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J Neurosurg. 2001 Apr;94(4):589-95.

Intracranial bone marrow transplantation after traumatic brain injury improving functional outcome in adult rats.

Author information

1
Department of Neurosurgery, Henry Ford Hospital, Detroit, Michigan 48202, USA. nsaam@neuro.hfh.edu

Abstract

OBJECT:

The authors tested the hypothesis that intracranial bone marrow (BM) transplantation after traumatic brain injury (TBI) in rats provides therapeutic benefit.

METHODS:

Sixty-six adult Wistar rats, weighing 275 to 350 g each, were used for the experiment. Bone marrow prelabeled with bromodeoxyuridine (BrdU) was harvested from tibias and femurs of healthy adult rats. Other animals were subjected to controlled cortical impact, and BM was injected adjacent to the contusion 24 hours after the impact. The animals were killed at 4, 7, 14, or 28 days after transplantation. Motor function was evaluated both before and after the injury by using the rotarod test. After the animals had been killed, brain sections were examined using hemotoxylin and eosin and immunohistochemical staining methods. Histological examination revealed that, after transplantation, BM cells survived, proliferated, and migrated toward the injury site. Some of the BrdU-labeled BM cells were reactive, with astrocytic (glial fibrillary acid protein) and neuronal (NeuN and microtubule-associated protein) markers. Transplanted BM expressed proteins phenotypical of intrinsic brain cells, that is, neurons and astrocytes. A statistically significant improvement in motor function in rats that underwent BM transplantation, compared with control rats, was detected at 14 and 28 days posttransplantation.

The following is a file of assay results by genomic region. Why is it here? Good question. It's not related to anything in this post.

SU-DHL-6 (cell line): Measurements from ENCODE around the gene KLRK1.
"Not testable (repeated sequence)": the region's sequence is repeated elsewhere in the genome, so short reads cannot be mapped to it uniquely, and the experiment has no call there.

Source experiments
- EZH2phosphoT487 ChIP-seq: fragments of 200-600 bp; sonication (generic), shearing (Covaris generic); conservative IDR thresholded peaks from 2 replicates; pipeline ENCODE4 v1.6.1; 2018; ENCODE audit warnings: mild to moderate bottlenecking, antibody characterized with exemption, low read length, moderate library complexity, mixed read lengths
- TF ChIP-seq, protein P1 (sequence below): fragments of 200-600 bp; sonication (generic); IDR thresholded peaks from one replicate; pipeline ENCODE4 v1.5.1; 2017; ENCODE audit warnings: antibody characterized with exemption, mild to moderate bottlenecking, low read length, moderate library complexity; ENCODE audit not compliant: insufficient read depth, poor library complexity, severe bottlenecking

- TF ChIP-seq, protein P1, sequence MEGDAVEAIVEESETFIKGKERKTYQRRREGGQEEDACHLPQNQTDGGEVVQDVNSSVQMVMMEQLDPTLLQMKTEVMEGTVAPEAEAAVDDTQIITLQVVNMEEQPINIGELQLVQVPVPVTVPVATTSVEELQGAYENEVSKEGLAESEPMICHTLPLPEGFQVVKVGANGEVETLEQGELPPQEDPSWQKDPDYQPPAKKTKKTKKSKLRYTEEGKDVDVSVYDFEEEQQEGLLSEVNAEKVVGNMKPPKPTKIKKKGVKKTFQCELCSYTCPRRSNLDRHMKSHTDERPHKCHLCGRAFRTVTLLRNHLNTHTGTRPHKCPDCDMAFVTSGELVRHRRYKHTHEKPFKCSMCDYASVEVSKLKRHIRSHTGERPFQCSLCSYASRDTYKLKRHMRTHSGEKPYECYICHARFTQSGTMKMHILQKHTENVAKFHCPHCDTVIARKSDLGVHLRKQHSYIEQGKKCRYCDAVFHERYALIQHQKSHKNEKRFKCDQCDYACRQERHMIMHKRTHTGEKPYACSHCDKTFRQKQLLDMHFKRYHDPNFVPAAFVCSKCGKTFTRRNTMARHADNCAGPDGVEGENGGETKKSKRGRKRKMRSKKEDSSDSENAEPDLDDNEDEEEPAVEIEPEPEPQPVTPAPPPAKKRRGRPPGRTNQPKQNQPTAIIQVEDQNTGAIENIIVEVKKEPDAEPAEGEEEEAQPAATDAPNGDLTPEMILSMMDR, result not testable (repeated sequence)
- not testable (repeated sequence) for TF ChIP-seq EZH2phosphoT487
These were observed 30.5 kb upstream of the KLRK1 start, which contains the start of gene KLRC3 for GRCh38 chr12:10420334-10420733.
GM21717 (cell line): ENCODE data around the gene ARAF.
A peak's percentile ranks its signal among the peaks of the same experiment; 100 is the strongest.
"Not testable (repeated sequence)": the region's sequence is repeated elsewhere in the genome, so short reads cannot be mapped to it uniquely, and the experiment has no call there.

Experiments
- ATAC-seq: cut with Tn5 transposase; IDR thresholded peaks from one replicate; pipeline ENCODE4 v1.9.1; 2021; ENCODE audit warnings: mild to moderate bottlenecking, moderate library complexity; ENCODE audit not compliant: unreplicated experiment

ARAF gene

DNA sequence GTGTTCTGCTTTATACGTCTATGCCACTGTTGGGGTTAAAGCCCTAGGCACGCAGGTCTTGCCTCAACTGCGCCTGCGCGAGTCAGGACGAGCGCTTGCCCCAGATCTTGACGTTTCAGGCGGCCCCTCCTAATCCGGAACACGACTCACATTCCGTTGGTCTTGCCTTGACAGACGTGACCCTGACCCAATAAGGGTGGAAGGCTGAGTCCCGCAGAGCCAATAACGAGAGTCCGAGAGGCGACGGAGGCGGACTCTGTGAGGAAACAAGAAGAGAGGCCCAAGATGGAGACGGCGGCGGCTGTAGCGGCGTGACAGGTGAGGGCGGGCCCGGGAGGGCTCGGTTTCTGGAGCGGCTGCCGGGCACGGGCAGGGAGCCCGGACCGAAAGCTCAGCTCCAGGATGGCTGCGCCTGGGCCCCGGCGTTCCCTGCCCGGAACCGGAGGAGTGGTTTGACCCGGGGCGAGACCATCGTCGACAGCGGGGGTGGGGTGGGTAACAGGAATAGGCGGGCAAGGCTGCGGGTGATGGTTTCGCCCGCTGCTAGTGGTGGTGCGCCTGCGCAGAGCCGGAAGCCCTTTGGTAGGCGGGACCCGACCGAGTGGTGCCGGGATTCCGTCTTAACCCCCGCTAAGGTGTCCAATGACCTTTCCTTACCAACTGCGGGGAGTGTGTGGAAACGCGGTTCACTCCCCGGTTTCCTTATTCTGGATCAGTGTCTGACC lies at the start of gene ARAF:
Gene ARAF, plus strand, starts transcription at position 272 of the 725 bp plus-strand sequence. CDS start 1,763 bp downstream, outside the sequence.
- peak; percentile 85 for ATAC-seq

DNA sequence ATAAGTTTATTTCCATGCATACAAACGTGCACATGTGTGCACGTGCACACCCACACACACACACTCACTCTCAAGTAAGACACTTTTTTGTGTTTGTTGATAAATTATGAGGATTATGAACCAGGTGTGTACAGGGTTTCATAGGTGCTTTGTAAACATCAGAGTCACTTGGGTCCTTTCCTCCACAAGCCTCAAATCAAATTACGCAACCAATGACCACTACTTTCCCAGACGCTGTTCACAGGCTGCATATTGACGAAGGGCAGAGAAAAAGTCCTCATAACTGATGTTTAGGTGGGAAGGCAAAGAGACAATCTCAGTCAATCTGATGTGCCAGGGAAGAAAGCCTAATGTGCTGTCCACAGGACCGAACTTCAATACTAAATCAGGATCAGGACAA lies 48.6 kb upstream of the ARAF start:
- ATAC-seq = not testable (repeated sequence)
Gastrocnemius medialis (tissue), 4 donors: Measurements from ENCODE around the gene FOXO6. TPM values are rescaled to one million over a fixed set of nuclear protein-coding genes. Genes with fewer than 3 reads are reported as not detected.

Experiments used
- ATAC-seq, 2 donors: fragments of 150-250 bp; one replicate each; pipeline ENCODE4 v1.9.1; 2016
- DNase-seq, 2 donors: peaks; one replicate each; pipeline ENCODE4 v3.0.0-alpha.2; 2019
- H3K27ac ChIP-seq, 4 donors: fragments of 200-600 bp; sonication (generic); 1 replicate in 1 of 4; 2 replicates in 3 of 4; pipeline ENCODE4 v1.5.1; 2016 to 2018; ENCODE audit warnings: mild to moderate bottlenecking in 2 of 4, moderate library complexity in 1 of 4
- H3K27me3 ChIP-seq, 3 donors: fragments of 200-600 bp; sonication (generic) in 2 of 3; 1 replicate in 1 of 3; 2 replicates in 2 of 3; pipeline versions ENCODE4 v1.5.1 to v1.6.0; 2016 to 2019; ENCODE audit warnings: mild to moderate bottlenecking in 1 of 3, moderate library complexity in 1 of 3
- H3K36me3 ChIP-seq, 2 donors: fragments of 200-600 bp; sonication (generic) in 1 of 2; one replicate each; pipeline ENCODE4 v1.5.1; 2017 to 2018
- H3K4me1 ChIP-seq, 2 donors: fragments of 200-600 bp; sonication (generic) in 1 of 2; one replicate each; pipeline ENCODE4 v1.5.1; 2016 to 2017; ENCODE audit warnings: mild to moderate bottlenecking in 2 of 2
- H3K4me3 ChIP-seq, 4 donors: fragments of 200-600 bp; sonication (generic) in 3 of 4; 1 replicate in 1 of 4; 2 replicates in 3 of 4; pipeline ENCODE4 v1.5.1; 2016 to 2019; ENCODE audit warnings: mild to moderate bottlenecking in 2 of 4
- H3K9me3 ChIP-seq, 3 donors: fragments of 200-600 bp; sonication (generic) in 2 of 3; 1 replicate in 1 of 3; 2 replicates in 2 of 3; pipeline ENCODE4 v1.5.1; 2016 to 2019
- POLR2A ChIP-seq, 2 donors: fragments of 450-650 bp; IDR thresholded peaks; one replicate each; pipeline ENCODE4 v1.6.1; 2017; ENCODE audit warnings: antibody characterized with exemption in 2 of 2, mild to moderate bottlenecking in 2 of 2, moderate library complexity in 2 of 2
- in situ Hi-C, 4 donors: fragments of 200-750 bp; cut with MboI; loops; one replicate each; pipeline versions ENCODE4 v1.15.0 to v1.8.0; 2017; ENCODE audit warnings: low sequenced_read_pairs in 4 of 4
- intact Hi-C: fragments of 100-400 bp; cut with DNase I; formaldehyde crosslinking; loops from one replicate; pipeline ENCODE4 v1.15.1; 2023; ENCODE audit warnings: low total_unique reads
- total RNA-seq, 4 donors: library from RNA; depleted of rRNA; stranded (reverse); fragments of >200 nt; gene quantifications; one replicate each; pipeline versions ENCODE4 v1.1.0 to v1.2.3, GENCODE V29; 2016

CONCLUSIONS:

On the basis of their findings, the authors assert that BM transplantation improves neurological outcome and that BM cells survive and express nerve cell proteins after TBI.

Comment in

PMID:
11302657
DOI:
10.3171/jns.2001.94.4.0589
[Indexed for MEDLINE]

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